There are several data sources that tell associations a lot about their members. But do you share what you learn in a feedback loop?
Mark McCormack, Ph.D., says member feedback is one of the most “critical currencies” an association needs to stay competitive. As senior director of analytics and research at EDUCAUSE, a higher-education technology association, it’s his job to know what members are saying and doing 24/7, then to share that information back with them.
His three go-to sources for member feedback—surveys, behavioral analytics, and focus groups—result in a near-constant stream of data that he collects and analyzes. Later, McCormack publishes the research findings, giving members a clearer sense of how membership and the higher-education IT industry are changing.
“We’re injecting more opportunities throughout the year to collect member data and share it back,” McCormack says. “That includes collecting new types of member profile information, analyzing subsets of survey responses, and meeting with members.”
McCormack’s latest survey findings, published in July, focused on how EDUCAUSE membership is growing and evolving. “Historically, our audiences were associated with the chief information officer or IT leaders on college campuses,” he says. “But now, we know that there are others like frontline IT staff, IT managers, librarians, or teaching and learning faculty.”
The research also shows that member needs often vary with the size or scope of an academic institution.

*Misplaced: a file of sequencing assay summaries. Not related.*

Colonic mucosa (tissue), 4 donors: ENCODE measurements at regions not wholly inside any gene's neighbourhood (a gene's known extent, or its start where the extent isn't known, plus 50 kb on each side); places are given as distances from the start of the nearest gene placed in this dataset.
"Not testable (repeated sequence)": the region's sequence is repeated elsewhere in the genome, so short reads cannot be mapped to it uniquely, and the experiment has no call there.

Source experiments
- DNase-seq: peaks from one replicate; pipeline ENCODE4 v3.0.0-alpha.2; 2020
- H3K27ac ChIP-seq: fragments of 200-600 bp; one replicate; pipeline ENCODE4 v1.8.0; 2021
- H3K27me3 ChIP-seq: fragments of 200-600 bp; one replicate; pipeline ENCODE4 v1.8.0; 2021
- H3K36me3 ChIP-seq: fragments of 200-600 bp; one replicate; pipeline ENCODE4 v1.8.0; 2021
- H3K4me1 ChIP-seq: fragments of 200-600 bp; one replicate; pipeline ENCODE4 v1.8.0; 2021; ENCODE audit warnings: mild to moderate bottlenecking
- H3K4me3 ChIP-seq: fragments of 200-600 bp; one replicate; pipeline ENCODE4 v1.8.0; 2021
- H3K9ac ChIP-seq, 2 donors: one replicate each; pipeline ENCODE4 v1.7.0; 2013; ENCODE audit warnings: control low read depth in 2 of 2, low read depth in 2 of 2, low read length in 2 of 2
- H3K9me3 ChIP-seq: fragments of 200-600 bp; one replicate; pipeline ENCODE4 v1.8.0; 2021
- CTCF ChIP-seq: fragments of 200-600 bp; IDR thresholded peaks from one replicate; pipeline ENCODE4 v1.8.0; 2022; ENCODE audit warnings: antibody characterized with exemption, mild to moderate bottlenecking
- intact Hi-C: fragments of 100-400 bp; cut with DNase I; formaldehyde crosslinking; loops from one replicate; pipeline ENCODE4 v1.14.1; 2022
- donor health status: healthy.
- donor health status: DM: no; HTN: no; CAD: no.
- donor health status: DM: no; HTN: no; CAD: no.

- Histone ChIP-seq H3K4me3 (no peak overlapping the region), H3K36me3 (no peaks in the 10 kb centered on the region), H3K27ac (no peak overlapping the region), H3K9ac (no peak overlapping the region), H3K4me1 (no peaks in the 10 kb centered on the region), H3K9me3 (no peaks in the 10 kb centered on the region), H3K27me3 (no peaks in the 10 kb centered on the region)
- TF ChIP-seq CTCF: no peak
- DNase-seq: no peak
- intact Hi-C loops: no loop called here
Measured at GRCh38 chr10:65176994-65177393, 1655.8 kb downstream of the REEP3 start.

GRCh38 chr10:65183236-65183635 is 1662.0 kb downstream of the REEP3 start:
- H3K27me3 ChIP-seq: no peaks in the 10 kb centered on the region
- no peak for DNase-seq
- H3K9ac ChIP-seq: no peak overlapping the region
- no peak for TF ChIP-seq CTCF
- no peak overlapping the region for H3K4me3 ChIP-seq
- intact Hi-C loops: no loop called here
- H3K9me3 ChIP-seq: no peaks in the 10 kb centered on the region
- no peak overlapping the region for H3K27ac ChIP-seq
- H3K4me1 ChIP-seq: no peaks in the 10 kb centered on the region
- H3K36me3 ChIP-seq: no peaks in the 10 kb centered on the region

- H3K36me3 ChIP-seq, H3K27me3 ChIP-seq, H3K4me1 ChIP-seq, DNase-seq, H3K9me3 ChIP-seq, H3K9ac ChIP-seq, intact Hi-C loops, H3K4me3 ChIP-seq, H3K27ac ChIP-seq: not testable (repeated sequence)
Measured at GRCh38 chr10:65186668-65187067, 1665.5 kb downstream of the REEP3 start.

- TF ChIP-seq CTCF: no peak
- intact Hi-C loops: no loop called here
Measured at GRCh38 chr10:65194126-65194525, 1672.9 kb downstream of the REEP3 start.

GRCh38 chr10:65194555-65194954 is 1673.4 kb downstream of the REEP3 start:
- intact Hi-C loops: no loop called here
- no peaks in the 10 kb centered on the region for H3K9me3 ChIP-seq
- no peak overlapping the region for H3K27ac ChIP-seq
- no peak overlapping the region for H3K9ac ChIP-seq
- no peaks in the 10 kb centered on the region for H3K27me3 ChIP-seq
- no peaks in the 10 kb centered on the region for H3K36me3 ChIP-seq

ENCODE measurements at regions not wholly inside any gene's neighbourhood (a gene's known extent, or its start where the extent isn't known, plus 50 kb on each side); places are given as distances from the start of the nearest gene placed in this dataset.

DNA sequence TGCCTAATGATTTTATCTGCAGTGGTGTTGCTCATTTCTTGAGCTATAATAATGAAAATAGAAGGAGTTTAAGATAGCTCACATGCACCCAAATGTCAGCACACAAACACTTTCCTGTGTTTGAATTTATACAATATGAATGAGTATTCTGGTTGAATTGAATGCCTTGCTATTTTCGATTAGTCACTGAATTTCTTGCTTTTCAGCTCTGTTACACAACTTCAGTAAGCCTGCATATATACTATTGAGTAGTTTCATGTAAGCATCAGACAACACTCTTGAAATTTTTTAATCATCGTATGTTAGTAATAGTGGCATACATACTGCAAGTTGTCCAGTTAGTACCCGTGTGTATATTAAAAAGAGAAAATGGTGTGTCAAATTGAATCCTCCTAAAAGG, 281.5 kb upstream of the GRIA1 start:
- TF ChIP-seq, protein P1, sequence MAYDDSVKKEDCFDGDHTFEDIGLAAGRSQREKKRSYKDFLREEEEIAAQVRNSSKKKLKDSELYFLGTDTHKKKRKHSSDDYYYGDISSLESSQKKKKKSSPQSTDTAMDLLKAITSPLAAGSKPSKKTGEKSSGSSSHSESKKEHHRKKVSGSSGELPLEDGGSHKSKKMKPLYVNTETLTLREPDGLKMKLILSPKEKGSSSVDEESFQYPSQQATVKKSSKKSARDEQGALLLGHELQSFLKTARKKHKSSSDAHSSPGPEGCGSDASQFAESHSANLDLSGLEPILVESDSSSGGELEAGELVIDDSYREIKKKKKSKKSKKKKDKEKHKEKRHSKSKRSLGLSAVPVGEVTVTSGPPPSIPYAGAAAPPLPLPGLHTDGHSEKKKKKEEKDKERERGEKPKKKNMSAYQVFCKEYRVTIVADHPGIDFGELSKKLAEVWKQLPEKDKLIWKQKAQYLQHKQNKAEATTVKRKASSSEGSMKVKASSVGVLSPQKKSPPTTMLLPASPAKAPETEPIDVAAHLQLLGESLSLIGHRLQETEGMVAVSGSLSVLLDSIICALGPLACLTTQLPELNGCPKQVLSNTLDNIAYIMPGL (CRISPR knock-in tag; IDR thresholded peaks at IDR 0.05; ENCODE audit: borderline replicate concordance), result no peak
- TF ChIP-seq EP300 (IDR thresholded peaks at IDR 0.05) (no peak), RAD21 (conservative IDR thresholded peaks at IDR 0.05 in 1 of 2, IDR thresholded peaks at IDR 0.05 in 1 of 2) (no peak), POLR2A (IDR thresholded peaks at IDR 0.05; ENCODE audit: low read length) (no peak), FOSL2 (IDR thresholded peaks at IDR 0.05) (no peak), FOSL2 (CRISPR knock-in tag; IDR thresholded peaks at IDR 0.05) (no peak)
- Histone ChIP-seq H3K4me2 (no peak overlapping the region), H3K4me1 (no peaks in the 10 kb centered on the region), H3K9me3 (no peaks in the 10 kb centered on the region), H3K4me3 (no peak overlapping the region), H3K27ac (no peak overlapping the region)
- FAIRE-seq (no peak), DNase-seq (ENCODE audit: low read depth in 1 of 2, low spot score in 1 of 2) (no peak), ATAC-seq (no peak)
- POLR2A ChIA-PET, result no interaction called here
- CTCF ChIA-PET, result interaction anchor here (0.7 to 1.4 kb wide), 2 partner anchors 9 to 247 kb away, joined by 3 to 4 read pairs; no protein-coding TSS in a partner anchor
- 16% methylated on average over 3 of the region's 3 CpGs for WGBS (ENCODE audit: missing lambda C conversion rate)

“And we’re leaning into a personalization focus that shapes operational things like content creation and delivery,” McCormack says.
To gain a deeper understanding of members, he suggests breaking apart an annual member survey into smaller chunks spread throughout the year. Or adding questions to online member profiles that can be answered in real time to update the member’s record.
“It’s also important to focus on actual member behaviors,” McCormack says. “Because while survey data can give us broad-stroke ideas about what members want, online behavioral and tracking data tells us what resources are actually being used, when, and where.”
Finally, he says, don’t lose sight of valuable face time with members. At EDUCAUSE’s annual conference, McCormack and his team reserve rooms for several focus groups.
“We know that we’re going to have thousands of our members and constituents there in one place,” he says. “Members are always happy to share feedback when they know that you’re sitting down and listening.”
[This article was originally published in the Associations Now print edition, titled “Feedback Loop."]